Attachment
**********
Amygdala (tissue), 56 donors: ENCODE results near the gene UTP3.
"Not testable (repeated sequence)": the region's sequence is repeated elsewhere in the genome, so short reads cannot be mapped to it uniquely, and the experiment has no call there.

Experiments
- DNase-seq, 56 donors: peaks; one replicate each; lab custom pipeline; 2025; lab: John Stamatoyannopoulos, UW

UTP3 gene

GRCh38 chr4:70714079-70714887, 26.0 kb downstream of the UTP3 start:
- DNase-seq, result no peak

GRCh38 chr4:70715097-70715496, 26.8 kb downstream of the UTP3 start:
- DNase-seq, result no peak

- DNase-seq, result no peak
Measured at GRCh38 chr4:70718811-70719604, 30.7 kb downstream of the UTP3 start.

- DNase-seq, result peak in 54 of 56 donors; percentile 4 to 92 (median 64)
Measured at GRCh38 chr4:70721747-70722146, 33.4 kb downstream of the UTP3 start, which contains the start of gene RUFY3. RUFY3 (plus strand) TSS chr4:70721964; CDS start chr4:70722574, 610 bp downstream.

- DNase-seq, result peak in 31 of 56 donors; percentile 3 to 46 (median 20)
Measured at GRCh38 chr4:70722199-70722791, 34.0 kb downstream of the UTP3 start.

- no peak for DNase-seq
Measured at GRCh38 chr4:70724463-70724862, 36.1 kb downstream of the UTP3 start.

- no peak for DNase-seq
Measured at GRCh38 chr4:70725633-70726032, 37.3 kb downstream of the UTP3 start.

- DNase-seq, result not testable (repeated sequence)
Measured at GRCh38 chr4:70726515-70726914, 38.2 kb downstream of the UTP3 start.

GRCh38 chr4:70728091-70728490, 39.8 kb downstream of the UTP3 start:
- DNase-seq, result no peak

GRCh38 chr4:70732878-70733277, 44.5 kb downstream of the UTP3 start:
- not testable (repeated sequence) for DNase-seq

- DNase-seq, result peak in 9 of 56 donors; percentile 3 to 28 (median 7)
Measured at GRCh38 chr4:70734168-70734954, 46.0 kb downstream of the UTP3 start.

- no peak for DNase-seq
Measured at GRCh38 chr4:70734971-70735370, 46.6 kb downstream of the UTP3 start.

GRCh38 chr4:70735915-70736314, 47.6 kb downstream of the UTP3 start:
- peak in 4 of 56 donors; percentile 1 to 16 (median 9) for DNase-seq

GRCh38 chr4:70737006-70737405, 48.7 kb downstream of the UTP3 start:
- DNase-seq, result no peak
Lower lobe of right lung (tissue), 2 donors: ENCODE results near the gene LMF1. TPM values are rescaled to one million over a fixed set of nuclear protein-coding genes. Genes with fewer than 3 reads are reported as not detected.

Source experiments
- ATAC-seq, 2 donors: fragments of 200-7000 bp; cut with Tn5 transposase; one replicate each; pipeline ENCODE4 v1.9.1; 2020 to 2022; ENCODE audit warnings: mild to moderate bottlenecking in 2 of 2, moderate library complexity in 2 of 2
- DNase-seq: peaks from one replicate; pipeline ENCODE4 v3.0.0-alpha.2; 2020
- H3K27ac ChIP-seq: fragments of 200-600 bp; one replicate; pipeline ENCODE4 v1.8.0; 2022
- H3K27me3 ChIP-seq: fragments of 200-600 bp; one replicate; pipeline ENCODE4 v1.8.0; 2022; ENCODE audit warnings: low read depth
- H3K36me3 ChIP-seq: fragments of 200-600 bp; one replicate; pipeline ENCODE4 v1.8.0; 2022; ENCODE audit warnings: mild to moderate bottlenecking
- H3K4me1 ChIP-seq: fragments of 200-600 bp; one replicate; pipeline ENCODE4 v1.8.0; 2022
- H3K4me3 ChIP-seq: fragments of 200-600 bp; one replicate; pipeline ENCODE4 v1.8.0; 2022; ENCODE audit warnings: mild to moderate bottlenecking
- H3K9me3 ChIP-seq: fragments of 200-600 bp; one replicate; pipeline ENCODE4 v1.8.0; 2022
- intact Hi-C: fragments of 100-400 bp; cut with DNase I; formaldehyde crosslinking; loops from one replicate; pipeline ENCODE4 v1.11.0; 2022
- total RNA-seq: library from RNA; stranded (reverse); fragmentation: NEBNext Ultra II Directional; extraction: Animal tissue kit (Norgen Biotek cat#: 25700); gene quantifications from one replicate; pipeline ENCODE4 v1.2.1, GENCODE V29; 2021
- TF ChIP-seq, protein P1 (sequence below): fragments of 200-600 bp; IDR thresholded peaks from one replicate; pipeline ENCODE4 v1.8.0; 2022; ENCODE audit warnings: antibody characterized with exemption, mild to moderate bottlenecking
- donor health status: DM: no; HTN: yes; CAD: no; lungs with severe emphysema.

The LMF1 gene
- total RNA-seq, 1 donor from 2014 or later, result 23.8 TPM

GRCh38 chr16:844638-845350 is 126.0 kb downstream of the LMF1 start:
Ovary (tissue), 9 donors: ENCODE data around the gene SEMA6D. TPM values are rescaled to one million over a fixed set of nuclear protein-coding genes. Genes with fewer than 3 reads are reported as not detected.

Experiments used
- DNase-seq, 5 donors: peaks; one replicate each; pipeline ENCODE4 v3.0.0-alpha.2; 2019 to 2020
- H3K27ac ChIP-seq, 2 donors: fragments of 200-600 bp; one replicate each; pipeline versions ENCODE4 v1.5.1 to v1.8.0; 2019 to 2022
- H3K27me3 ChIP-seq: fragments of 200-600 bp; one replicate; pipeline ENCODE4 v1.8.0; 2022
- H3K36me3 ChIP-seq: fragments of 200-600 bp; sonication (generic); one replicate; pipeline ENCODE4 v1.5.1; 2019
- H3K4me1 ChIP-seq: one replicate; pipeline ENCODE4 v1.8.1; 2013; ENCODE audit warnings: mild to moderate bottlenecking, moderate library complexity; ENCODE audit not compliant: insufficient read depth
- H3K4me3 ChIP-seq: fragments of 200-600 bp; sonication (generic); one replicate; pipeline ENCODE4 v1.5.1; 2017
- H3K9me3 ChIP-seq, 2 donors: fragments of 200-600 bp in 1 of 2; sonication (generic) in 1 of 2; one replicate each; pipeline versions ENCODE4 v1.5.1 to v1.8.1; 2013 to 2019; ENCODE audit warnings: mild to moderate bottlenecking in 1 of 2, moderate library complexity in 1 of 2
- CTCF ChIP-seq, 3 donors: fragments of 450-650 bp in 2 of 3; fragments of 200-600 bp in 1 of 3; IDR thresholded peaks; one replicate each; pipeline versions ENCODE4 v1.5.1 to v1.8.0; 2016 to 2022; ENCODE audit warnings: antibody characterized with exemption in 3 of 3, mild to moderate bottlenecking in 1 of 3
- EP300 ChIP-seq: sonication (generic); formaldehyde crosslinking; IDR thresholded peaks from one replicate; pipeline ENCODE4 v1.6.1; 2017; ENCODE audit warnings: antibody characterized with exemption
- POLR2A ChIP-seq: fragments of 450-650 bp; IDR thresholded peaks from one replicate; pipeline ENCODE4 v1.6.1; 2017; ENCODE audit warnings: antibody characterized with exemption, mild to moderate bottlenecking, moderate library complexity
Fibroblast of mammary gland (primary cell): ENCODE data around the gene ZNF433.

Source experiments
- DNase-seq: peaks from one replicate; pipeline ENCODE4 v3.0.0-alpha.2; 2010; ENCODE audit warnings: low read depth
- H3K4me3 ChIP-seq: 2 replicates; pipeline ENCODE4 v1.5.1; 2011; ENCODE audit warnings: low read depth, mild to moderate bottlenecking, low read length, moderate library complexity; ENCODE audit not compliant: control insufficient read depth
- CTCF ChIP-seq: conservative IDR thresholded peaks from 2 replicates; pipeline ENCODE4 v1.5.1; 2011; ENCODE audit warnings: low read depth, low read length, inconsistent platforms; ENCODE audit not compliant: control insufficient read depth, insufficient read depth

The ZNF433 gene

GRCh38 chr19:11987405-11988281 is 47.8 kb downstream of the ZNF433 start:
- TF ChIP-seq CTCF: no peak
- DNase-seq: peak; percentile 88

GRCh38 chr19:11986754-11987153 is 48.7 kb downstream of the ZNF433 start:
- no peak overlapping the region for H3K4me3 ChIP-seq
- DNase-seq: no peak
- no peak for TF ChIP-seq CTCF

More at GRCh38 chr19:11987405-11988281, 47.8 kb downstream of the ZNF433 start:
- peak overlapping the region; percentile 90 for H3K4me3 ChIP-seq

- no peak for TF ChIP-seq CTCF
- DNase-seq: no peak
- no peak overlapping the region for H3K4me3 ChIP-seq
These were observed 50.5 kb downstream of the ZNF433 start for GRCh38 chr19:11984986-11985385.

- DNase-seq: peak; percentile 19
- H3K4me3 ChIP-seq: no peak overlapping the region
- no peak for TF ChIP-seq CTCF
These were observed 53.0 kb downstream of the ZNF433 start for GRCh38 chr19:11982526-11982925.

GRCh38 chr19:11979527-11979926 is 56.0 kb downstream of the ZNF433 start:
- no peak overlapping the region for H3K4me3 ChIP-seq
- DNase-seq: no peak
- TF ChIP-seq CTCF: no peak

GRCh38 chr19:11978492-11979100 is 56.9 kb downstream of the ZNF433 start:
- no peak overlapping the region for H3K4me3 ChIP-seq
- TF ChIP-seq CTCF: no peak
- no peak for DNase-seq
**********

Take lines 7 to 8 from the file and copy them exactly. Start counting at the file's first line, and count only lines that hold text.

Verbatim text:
- DNase-seq, result no peak

GRCh38 chr4:70715097-70715496, 26.8 kb downstream of the UTP3 start: